By Hailey Eisen
Gender inequality wasn’t on Mahshid Yassaei’s radar — that is, until she came to Canada at 22 to do a Master’s degree in computer science. “I grew up in Iran, went to an all-girls high school, and always loved engineering, math, and logical thinking,” Mahshid recalls. “I studied computer engineering in undergrad, and while there were more boys in the program than girls, it wasn’t a big thing in my mind. I always knew girls were equally competent.”
As an entrepreneur in the field of medical technology, Mahshid has since experienced her share of gender inequality. But if anything, it has propelled her forward. “In high school, I had this image of myself having an impact — creating something from scratch,” she says. “Later in life, I’ve had to fight against how successful entrepreneurs are portrayed in the media — it’s not usually a woman of colour. To imagine yourself in the role you want is a mind game.”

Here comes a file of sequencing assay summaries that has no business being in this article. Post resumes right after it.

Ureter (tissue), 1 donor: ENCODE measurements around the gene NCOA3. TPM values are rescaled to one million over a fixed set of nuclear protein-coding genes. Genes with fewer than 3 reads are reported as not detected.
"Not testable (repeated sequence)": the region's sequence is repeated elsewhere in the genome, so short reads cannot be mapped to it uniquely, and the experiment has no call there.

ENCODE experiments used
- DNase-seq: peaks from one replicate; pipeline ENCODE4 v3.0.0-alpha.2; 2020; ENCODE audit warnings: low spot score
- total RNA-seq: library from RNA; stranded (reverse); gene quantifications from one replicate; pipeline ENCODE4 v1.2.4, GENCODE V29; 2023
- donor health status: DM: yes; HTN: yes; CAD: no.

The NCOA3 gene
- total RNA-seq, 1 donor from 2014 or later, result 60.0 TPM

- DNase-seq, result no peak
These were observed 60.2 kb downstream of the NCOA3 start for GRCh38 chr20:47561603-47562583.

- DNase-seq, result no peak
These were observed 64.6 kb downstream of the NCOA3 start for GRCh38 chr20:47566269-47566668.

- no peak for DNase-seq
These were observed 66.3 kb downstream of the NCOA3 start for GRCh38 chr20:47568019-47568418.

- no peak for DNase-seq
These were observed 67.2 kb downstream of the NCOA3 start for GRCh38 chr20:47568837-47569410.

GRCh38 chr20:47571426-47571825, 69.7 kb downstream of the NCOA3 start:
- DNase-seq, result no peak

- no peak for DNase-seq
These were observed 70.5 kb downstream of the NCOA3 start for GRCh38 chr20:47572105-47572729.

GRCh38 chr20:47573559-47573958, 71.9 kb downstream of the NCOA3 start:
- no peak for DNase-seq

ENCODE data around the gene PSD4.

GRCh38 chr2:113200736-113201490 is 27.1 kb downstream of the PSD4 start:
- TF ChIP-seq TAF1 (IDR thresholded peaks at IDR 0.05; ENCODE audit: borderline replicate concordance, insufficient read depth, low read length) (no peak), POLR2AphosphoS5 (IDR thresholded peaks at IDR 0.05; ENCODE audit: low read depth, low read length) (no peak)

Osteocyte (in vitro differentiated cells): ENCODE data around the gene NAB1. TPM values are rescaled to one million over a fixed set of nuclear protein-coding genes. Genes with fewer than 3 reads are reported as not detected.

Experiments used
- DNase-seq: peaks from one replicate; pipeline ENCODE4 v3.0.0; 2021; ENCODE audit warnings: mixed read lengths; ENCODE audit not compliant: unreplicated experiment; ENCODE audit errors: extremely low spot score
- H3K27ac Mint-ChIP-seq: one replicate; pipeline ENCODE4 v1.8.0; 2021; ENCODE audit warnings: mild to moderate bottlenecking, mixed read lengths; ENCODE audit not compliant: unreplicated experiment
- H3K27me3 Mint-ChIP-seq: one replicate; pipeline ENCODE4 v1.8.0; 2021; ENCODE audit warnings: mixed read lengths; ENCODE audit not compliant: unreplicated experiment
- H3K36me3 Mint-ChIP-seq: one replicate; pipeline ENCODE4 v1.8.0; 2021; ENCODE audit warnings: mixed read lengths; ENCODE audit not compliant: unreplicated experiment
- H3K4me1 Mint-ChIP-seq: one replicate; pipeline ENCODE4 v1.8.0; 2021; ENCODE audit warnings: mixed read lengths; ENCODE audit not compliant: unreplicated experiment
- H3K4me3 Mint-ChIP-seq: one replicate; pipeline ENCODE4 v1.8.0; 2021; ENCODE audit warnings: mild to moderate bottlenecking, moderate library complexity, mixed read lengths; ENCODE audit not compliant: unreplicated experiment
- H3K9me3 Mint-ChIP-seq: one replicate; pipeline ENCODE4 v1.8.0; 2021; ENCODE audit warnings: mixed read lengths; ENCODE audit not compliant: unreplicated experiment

But, it’s a game that Mahshid, for all intents and purposes, is winning. In 2015, after working for a variety of technology companies, including Blackberry, in data security, Mahshid co-founded Evenset, a software company specializing in healthcare and medical industries. “In every job I had prior to starting my own business, I felt like I was reinventing the wheel for that company,” she says. “I was always repeating myself, and I thought, this could be a service I could provide.”
Mahshid says she and her co-founder, Hesam Dadafarin, a PHD in biomedical engineering, were the perfect fit and his background helped bridge the gap between technology and medicine.
“As a woman starting my own tech business, I was a bit of an outlier, but my super star partner is amazing, he always looks at me as an equal.”